How many of those killer cops are high on steroids? (And does “our free press” care to let us know?)

How many of those bulked-up, trigger-happy cops are high on anabolic steroids? The vast majority, according to this MUST-READ book by John Hoberman—a bookI'd never heard of when my brother (a book rep) handed me a copy, since it made no splash when it was published. 

That silence says a lot about how little "our free press" really cares about the scandalous—and, in fact, unconstitutional—lethality of American police. While always quick to play up, and ostentatiously bemoan, police shootings of unarmed civilians (or quick to play them up when the victims are black), the New York Times et al.  have shown no interest whatsoever in what we might do to make American police less dangerous.

For example, "our free press" was largely silent when, nine years ago, there came to light an FBI report, from 2006, on the steady infiltration of US police departments by white supremacists. That should have been big news, which might then haveprompted calls for a thorough purge of those departments, to push out the mostrabid racist officers.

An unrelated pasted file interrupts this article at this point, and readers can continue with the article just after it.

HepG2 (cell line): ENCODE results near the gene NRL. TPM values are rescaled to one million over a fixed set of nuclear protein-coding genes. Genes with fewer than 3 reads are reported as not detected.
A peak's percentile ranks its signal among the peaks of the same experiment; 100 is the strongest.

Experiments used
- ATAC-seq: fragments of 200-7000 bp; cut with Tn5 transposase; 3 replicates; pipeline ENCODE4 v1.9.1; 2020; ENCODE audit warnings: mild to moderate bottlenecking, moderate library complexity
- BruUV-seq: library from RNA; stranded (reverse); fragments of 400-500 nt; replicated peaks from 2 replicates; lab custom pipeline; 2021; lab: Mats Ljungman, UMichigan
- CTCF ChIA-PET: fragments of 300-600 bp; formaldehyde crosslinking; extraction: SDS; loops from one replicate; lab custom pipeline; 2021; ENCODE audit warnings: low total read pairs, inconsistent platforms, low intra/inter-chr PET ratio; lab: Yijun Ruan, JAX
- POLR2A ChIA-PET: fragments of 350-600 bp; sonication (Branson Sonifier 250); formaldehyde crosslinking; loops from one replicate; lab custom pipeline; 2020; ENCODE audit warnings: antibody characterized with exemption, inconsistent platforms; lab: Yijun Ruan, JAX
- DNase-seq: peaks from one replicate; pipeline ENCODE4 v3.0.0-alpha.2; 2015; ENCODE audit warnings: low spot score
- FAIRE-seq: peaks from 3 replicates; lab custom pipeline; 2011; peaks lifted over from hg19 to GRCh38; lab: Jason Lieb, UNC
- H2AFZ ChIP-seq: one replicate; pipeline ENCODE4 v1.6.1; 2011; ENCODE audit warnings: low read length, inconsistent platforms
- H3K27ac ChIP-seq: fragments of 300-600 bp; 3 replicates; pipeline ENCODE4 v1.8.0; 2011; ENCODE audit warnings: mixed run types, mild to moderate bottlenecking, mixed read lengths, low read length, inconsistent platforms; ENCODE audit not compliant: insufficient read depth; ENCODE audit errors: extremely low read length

And so it is with the cops' abuse of steroids—a huge yet unacknowledged "drug problem" that's having a disastrous daily impact on the public (and, lessvisibly, on policemen's families, since the rampant steroid use among those officers has led directly to a level of domestic violence far higher than amongthe general public). For reasons Hoberman explains, ending this great evil will be very, very difficult; but if "our free press" continues to ignore it, endingit will be impossible.

But maybe that's the way our masters want it, since those hulking figures, brutalized by drugs, are all the more effective guardians of our masters'privilege. (It's therefore no coincidence that US troops, and prison guards,are also often murderously high on steroids.) Thus the silence of "our freepress" on the vast corruption of American policing might be due to the elites' disinclination for reform. 

Let's hope that's not true, and that "our free press" can be pushed to focus onthose evils, and on ending them—unless that's just not possible in a plutocracy, in which case dealing with those evils (and a press that won't discuss them) will require a far more radical solution.


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